The people around you suffer as a by-product – parents, spouses and children. This is common in both the lives of professional athletes and coaches alike who are on the road a lot with their athletes and chasing their ambitions. There comes a point in a career where the heady heights of sporting achievement and mastery no longer outweigh the sacrifices and their subsequent costs in the rest of your life.

Level of Competition

Back in 2015, Fighters Only magazine touted me as one of the hottest prospects in the world: 23 years old, 7-0 as a professional and unbeaten as an amateur. My expectations immediately rose, as did my aspirations in the sport, to be one of the best in the sport.

Creating options throughout my career has allowed me to have a successful exit strategy now as I come to the close of my athletic career. With other rewarding commitments now, such as coaching youth martial arts, strength and conditioning coaching, a master’s degree, and sacrifices made for the last decade I’m unable to train effectively to compete at the level I know I should to be able to compete at the top level. The standard of competition over the last five years has drastically improved, amateurs now are training twice per day, in the coming years the level is going to increase again as those who have had world class training since starting the sport start to emerge into the world scene at a professional level. I have too much respect for my own reputation and the sport of MMA to just make up the numbers, I set out to be one of the best and with a half assed commitment eventually become a journeyman for the next generation of sport, that’s the harsh reality of it unless you are capable of putting in the time and effort required. Being around young highly touted stars in the sport such as Jake Hadley, Aidan Lee, Nathaniel Wood, Dom Wooding etc make me realise how invested you need to be in the sport, I simply cannot give the same effort level these great competitors can give anymore.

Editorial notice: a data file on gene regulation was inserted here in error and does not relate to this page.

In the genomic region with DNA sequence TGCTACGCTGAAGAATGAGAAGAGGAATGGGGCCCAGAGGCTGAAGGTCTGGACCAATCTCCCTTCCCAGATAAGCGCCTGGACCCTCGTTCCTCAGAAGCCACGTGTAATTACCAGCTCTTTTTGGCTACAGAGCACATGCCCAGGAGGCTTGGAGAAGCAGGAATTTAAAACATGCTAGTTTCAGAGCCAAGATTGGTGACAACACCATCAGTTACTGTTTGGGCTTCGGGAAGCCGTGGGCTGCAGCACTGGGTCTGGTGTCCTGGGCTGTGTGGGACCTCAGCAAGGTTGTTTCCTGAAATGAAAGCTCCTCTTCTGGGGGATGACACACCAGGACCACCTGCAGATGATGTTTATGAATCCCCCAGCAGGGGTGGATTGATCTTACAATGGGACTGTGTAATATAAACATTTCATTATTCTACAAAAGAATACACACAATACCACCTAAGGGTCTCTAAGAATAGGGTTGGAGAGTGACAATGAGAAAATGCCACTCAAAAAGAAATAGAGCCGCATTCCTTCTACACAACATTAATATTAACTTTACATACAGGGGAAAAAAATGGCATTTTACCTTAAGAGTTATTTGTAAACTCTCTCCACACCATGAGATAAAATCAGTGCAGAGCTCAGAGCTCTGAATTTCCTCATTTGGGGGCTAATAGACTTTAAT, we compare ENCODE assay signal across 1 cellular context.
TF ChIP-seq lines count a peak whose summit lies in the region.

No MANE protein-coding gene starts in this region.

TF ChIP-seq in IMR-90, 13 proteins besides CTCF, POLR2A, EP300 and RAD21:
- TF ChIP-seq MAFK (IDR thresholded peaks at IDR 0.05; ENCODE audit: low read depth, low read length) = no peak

Realistically, I have gone as far as I can as a professional athlete. The experiences that I have gained throughout the last decade have enabled me to reach the area of expertise I have now and can monopolise. An unbeaten amateur, 10-2 professional and a Brazilian Jiu Jitsu black belt alongside qualifications in sports therapy and strength and conditioning. I’ve developed a lifestyle that makes training like a world class athlete difficult and instead I look forwards to having a great impact in my local area and helping athletes avoid some of the pitfalls I have made in my career.

I hope these lessons are valuable to athletes who aspire to compete at an elite level and coaches who aspire to work in elite sport above all else. There are commonalities between working in elite sport as a coach and being a professional athlete, this isn’t an article to say don’t chase these high-level aspirations, but a truth that’s often found eventually in one’s career. Fight smart.